Celebrating 100 Years: Sixth Decade, 1967-1976


The Regina Pats Hockey Club is excited to celebrate its 100th Anniversary Season in 2017-18. Over each of the 10 months from August to May, the club will feature every decade of Pats hockey. Up next, Decade six from 1967 to 1976.

The 1967-68 Season

Over the summer the CAHA and the CMJHL came to an agreement that the major league would not compete for the Memorial Cup and operate as a separate group – tier one. The league increased from seven teams to 11 as the Flin Flon Bombers, Winnipeg Jets, Brandon Wheat Kings and Swift Current Broncos joined the fold. The league schedule was 60 games.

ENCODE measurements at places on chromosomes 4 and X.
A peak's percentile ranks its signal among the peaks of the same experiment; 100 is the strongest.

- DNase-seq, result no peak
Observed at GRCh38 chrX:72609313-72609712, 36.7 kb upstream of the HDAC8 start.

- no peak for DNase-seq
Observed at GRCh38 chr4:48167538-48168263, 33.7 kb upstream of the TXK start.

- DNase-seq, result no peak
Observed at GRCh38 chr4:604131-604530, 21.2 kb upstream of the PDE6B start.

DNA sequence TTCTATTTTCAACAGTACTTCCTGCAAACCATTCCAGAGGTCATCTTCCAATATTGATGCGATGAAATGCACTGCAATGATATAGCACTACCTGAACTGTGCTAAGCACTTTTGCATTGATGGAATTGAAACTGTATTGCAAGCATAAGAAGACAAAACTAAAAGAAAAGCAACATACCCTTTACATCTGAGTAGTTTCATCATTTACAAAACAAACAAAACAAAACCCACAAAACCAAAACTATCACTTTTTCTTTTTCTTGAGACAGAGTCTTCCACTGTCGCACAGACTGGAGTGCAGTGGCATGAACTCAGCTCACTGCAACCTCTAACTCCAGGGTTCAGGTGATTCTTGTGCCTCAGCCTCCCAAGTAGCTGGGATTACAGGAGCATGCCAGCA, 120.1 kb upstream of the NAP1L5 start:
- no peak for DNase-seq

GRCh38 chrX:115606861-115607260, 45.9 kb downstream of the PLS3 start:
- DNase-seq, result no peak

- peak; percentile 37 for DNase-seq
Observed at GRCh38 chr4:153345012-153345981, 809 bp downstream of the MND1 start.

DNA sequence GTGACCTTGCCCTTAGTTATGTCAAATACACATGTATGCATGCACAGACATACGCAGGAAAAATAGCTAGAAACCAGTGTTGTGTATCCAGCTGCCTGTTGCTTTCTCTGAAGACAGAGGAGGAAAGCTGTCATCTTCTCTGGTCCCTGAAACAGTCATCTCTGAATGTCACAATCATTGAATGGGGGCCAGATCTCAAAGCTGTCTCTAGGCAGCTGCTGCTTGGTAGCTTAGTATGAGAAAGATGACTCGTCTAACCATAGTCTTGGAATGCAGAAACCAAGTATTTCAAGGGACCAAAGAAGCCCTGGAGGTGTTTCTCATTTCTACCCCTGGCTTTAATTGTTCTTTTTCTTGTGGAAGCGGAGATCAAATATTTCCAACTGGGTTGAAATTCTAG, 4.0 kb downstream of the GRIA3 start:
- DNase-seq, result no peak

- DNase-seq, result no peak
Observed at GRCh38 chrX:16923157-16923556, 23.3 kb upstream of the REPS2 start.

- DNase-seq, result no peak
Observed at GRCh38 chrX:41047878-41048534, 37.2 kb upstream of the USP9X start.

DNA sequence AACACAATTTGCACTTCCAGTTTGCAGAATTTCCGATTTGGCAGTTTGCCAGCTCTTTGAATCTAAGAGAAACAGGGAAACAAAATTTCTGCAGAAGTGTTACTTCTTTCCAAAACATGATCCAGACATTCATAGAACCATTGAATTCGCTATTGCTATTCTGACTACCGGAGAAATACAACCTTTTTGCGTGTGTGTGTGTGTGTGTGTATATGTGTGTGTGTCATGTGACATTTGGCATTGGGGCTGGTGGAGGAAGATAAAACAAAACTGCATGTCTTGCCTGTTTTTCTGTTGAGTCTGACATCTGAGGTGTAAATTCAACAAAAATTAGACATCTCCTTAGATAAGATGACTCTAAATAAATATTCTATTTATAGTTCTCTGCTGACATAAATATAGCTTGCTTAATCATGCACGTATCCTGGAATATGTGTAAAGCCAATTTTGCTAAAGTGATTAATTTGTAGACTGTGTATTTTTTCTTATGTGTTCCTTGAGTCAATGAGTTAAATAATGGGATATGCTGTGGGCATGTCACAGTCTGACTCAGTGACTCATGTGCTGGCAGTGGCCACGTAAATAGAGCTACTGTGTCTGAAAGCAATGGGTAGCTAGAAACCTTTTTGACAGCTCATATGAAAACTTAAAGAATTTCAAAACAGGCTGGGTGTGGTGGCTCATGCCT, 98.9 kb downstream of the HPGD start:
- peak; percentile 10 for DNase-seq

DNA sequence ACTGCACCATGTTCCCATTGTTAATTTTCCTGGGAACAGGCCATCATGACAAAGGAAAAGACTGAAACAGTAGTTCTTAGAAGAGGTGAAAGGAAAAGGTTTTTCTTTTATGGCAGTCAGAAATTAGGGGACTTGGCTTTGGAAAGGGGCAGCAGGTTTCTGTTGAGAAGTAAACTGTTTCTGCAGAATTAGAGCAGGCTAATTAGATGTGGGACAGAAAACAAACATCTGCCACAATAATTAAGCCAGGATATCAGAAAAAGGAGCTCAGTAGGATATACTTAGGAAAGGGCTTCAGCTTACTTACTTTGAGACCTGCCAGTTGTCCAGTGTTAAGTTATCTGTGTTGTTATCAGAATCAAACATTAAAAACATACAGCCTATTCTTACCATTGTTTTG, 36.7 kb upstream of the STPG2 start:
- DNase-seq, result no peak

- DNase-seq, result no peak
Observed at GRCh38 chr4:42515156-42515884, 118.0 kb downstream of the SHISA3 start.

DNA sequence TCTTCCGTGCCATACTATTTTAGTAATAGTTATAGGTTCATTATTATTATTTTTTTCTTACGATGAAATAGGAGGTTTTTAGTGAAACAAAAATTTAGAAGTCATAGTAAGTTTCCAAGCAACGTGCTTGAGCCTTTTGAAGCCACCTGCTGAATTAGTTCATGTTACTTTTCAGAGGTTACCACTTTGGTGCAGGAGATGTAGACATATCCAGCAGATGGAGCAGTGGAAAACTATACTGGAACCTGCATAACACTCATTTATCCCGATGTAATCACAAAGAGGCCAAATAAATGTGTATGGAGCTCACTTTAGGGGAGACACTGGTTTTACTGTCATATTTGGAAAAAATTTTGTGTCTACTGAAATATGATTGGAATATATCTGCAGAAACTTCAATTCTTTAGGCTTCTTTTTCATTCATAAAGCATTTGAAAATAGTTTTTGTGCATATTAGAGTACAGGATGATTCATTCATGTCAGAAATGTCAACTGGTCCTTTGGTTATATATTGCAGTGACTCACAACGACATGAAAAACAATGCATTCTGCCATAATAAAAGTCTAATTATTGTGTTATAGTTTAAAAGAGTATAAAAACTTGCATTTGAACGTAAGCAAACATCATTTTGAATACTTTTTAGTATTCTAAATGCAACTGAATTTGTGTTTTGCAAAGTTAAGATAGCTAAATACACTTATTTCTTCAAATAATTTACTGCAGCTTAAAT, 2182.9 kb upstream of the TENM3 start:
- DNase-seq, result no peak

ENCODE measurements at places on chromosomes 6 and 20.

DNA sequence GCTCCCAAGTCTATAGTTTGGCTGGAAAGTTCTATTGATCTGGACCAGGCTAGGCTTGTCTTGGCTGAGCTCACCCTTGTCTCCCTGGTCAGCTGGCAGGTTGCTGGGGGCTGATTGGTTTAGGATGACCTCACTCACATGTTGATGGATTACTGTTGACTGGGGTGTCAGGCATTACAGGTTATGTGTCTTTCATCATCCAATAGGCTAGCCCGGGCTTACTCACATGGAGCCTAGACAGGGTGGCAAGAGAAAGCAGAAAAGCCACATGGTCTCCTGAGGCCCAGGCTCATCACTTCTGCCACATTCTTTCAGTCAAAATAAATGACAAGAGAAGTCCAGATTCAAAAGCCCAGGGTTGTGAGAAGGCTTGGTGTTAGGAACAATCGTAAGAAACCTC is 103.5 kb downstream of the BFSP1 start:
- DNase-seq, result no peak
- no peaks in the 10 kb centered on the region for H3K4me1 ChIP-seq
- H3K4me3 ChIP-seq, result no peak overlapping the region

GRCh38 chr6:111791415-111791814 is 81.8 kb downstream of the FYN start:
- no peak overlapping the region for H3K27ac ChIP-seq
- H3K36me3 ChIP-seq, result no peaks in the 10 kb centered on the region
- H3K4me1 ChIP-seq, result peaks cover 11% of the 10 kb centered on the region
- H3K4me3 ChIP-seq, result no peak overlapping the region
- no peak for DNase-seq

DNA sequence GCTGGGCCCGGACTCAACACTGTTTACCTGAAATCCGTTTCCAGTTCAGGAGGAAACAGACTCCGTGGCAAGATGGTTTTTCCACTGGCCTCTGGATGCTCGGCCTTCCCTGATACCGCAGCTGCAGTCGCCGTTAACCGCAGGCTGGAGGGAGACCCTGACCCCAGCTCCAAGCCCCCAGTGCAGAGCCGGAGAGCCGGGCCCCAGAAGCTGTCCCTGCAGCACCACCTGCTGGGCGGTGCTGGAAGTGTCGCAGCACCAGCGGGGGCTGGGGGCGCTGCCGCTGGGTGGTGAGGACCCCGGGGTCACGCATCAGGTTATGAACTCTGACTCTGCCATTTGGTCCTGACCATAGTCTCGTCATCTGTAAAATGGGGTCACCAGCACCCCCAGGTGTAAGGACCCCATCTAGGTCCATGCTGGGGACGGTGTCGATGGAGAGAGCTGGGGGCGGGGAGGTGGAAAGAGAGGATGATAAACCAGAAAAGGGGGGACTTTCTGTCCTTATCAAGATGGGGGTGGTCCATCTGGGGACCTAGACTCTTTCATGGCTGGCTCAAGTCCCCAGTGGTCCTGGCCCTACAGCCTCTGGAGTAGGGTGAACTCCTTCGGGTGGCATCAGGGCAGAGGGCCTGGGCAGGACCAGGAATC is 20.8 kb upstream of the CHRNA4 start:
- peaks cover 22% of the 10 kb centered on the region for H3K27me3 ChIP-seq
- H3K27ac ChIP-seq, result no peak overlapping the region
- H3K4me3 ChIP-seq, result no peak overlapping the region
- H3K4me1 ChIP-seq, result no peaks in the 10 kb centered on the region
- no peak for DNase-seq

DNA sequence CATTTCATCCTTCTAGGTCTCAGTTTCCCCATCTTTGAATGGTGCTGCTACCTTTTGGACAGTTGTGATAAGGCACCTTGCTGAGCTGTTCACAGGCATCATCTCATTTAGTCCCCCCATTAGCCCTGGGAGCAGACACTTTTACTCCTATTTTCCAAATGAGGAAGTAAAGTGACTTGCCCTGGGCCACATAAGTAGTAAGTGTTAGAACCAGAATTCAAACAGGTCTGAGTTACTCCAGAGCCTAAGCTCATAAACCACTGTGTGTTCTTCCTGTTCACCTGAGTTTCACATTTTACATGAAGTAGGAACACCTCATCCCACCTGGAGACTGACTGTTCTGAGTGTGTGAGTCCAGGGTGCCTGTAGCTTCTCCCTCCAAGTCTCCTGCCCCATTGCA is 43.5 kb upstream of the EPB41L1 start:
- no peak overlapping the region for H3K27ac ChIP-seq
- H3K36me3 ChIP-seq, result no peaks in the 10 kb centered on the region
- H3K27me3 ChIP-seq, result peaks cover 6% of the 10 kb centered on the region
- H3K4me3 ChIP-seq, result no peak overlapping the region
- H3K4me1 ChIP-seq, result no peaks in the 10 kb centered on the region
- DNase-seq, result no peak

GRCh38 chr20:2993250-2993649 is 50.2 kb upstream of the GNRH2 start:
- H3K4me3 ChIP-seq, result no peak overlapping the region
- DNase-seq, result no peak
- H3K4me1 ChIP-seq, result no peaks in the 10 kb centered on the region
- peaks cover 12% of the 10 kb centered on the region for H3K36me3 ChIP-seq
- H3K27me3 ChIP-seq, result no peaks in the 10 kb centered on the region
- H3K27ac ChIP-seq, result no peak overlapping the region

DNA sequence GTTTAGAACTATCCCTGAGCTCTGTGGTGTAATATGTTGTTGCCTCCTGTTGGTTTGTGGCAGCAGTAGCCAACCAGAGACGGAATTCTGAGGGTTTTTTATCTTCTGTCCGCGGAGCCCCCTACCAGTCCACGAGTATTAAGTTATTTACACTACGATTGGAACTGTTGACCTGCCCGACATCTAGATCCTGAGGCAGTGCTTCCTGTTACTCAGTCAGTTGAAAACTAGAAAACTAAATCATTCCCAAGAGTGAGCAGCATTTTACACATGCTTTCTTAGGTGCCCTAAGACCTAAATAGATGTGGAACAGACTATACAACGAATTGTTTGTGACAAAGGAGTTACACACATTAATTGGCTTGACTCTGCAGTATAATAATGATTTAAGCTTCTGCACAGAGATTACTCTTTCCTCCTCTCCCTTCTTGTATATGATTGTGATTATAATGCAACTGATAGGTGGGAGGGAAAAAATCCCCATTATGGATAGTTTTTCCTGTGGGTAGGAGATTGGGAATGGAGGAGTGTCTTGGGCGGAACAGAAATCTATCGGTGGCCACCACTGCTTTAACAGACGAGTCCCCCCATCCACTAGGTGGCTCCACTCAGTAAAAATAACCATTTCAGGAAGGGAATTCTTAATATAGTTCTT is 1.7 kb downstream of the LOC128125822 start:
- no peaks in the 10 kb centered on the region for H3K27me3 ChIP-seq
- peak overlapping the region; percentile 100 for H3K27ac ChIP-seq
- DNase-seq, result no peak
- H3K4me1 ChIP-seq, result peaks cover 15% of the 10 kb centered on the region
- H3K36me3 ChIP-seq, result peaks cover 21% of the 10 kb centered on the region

The Pats finished fifth in league play and were off to Flin Flon to face the Bombers in the playoffs. The Pats were swept in four straight. In game one the Bombers scored with 65 seconds left in regulation to win 3-2. Game two saw the Bombers jump out to a 3-0 lead and eventually held on for a 4-3 win. Back in Regina for game three, the Bombers accounted for 5 goals in the second period as they skated away with a 6-3 win. The Bombers rough house tactics proved too much for the Pats in game four as the Pats dropped the elimination game 3-2.

The 1968-69 Season

The Pats pulled away from the WCHL as they wanted to participate in the Memorial Cup Playoffs. For the fist time in many years the Pats were playing overtime. The Pats finished in first place and a date with the Moose Jaw Canucks in the semi-final.